Ikigai: The Quest for Meaning

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We’d all like to live meaningful lives. Lives where we feel valued for the things we do as well as making a positive impact on the society around us. It’s not, however, always easy to achieve this. Life is notoriously unbalanced and we all must “bear the whips and scorns of time” (Hamlet). Throughout history, different cultures have tried to find a way to ease the burden of human suffering and in Okinawa, Japan, they created an easy to understand philosophy for giving your life meaning, happiness and comfort. The philosophy is called Ikigai. 

Ikigai tries to answer the question of what should we do for our work so that we can have happier more meaningful lives. Our work takes up a third of our life and so it’s an understatement to say that feeling fulfilled in your work is life-changing.

Under to philosophy of Ikigai, you should choose to work in something that fulfils four criteria. You should do something that you love, something that the world needs, something you can be paid for and something you’re good at. 

If you are feeling unfulfilled at work, under the philosophy of Ikigai you are probably not meeting one of these criteria. Ikigai is most commonly represented as a ven diagram which shows how each of these factors in your life are influencing your fulfilment at work and you can use this ven diagram to diagnose what might be lacking in your life so you can find more meaning through Ikigai. 

If you are doing something that you love and something that the world needs then this work is known as your mission. For example, if you are doing charity work that you really enjoy. This is great work and it’s fantastic that you are doing it but you could be happier if you look at incorporating some of the other elements of Ikigai. If you hone your skills in this field and become more valuable, so valuable that the organisation needs to pay you to keep you there then you will be happier. You will be achieving full Ikigai.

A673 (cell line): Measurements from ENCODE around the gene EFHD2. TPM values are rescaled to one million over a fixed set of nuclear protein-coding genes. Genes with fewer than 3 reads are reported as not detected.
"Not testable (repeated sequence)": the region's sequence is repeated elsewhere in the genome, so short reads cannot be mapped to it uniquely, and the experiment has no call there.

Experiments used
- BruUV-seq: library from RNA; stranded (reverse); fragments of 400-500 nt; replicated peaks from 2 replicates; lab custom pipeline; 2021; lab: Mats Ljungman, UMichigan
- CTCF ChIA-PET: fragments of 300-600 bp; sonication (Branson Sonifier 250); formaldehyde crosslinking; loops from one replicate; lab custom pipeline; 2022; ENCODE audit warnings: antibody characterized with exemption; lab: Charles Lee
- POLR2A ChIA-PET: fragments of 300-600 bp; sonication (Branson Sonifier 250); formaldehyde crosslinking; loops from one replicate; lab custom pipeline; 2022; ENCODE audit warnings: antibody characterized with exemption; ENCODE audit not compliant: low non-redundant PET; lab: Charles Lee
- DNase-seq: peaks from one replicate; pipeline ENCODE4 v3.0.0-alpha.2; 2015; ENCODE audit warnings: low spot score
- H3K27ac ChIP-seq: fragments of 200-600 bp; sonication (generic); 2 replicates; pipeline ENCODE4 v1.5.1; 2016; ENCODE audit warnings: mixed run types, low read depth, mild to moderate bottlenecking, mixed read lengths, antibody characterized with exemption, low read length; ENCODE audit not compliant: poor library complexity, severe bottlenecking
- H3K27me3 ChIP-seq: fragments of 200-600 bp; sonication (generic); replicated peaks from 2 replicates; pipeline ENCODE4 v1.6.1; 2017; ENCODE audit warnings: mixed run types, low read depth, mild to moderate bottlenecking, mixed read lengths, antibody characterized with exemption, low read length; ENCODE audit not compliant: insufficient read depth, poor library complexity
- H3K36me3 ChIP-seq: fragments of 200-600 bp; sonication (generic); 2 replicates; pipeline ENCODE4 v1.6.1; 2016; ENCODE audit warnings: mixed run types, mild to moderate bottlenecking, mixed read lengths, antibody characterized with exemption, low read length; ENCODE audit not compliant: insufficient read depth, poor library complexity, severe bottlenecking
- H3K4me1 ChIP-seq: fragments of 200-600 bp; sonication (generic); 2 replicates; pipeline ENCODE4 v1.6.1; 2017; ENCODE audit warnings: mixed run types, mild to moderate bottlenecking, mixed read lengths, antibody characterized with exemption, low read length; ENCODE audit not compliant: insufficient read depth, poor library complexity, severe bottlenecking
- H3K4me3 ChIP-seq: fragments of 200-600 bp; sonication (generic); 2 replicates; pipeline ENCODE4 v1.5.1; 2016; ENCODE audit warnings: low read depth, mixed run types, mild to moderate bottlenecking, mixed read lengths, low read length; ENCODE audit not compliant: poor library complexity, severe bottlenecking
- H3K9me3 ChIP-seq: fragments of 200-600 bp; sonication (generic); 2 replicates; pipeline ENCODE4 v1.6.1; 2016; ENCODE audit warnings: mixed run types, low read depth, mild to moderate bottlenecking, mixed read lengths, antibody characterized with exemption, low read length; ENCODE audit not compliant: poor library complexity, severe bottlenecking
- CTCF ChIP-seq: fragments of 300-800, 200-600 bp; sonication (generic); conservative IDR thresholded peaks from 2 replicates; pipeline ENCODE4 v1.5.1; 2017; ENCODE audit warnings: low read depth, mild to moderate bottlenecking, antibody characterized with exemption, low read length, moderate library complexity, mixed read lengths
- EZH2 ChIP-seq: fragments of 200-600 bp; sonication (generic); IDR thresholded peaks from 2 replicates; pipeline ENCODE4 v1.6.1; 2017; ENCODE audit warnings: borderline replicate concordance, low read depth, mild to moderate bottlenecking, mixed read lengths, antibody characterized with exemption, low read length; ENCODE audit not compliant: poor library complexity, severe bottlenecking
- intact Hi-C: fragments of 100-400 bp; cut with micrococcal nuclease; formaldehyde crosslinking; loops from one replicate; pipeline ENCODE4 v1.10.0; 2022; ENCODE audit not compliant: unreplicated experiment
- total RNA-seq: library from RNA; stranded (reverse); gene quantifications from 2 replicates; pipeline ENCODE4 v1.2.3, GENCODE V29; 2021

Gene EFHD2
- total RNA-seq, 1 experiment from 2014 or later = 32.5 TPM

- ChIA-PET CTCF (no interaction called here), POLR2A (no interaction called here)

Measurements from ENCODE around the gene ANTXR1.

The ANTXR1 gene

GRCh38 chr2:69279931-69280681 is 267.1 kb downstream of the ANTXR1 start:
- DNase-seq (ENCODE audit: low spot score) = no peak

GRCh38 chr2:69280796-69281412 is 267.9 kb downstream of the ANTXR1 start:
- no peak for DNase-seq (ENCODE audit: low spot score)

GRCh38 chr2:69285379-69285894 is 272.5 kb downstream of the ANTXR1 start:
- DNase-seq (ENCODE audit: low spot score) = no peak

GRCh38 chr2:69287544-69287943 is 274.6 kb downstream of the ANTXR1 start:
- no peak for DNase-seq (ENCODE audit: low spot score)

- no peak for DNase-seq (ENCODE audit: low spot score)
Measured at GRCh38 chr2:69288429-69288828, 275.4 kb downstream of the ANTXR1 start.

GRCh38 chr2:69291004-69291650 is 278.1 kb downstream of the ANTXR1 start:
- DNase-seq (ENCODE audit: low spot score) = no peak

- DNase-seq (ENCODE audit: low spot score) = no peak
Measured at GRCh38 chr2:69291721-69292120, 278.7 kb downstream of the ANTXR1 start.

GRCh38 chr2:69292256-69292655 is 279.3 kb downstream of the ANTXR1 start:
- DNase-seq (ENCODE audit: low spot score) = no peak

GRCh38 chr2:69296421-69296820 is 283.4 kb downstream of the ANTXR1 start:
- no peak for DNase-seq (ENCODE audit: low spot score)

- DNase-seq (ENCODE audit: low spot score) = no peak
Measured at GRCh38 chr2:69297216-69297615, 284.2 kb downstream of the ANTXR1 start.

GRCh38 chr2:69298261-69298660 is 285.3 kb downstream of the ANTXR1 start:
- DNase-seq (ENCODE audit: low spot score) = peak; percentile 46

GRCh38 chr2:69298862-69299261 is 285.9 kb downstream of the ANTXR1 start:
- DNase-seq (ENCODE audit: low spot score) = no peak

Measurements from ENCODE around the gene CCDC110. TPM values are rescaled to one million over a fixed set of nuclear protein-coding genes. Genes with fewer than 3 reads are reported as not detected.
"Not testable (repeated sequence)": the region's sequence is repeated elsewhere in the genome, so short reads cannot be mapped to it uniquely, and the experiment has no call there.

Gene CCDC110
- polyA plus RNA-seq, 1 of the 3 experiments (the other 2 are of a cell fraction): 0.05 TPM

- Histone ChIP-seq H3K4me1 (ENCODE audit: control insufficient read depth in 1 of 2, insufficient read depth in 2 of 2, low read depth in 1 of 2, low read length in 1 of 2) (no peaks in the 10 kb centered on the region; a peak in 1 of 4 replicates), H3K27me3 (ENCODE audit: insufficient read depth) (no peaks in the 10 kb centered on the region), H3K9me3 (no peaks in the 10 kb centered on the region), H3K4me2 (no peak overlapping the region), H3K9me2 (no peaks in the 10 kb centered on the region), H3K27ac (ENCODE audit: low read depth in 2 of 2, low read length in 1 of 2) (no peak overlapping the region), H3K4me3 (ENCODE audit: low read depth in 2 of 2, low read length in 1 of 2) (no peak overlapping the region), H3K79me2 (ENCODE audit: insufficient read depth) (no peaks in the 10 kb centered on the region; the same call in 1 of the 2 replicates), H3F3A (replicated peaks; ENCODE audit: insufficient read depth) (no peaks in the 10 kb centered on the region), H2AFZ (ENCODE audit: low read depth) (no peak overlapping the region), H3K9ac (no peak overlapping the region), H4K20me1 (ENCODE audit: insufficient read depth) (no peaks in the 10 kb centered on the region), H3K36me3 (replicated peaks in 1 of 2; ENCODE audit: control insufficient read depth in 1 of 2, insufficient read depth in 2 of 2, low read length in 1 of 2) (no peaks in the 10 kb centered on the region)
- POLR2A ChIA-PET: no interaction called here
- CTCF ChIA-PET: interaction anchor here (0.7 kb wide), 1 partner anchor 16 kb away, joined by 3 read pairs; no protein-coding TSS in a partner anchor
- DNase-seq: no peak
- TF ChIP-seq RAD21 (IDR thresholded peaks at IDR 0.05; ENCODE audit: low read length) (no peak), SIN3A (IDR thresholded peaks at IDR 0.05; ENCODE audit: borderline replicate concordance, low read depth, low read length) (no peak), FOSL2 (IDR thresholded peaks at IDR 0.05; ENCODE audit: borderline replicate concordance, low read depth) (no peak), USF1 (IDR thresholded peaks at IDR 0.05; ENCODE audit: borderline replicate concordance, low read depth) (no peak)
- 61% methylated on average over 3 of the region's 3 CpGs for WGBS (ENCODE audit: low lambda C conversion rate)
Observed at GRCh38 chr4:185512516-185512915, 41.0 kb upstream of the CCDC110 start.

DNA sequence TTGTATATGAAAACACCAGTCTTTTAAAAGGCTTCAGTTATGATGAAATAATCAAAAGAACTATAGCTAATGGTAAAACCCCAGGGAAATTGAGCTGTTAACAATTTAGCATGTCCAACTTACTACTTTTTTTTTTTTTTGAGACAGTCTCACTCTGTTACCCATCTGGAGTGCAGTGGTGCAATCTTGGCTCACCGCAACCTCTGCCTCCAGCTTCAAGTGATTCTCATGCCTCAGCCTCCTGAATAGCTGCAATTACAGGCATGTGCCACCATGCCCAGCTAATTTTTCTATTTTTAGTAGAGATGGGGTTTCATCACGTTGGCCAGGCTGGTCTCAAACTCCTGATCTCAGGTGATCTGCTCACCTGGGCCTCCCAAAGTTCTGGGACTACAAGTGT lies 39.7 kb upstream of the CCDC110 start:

Or maybe it’s the other way around. Maybe you have a profession, something that you are good at and being paid for but you aren’t feeling fulfilled. The feeling that Each day is a drag, you’re sleepwalking through your life, starts to kick in. Ikigai suggests that you should try looking at how you could be making more of an impact on the world. Try to reorient your work to make a positive difference for others. You should also look inward. Reconnect with your inner child. Find what it is you love and try to incorporate that into your work or take your work and try to find a way of applying that in a field you are more passionate about. 

You have a vocation if you’re doing something that the world needs and you are being paid for it. In this instance, you are helping others and are secure in yourself but you aren’t finding that personal sense of joy that comes from having all of Ikigai. You’re not doing something that you love and you’re not necessarily that good at it. In this case, you either need to shift what you are doing to something that you enjoy more or shift the focus in your work to something you’re more passionate about as well as improve your overall skill set.

Your passion is that which you are good at and that you love. This may seem fulfilling on the surface but without it paying you any money and without it being of service to anyone else you can start to feel alone. Cut off from the world. This often happens to artists who are starting out. In order to get to a happier place, you should find a way to monetise what you are doing more effectively and use your skills to help others. 

When can say about your work that your work is your passion, vocation, profession and mission in life then you have achieved Ikigai. It is the point at which all four disciplines have been mastered and integrated into your work. Once in this state, you only have to maintain it and it will bring prosperity not just to you but to your family, friends and those you work with. It is the state at which we as human beings are most fulfilled and can hold us in the best stead to whether the oncoming inevitable tragedies that befall us. If you strive to attain Ikigai you will find that life starts to open up to you in new and exciting ways that give meaning to your existence. 


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